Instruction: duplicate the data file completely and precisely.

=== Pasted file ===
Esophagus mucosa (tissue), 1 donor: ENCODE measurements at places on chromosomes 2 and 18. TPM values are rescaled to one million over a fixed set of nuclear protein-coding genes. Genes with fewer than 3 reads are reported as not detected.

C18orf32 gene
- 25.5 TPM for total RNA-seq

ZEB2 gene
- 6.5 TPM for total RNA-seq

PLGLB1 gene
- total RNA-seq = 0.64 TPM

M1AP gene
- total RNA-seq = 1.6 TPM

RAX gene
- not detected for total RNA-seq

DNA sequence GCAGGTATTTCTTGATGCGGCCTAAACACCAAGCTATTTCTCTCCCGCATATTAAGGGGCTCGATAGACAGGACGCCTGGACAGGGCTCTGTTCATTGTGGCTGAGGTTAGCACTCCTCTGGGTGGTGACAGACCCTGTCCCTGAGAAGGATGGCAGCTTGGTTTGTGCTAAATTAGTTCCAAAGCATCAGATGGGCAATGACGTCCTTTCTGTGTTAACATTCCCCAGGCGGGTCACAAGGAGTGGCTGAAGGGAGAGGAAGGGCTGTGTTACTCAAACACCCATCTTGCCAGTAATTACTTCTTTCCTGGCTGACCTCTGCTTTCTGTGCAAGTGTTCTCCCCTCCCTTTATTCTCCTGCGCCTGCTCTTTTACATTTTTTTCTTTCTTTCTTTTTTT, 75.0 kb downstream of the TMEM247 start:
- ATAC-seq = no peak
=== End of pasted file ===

Esophagus mucosa (tissue), 1 donor: ENCODE measurements at places on chromosomes 2 and 18. TPM values are rescaled to one million over a fixed set of nuclear protein-coding genes. Genes with fewer than 3 reads are reported as not detected.

C18orf32 gene
- 25.5 TPM for total RNA-seq

ZEB2 gene
- 6.5 TPM for total RNA-seq

PLGLB1 gene
- total RNA-seq = 0.64 TPM

M1AP gene
- total RNA-seq = 1.6 TPM

RAX gene
- not detected for total RNA-seq

DNA sequence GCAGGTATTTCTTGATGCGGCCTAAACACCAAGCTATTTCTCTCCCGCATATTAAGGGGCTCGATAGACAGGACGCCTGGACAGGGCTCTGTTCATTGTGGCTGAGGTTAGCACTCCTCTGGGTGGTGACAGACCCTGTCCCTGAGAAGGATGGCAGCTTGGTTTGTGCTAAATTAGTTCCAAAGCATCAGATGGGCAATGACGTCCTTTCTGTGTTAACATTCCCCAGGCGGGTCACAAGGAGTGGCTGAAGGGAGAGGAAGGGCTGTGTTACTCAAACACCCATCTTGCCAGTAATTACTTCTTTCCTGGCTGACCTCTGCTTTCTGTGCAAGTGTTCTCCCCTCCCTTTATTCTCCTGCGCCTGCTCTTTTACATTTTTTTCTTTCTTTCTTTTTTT, 75.0 kb downstream of the TMEM247 start:
- ATAC-seq = no peak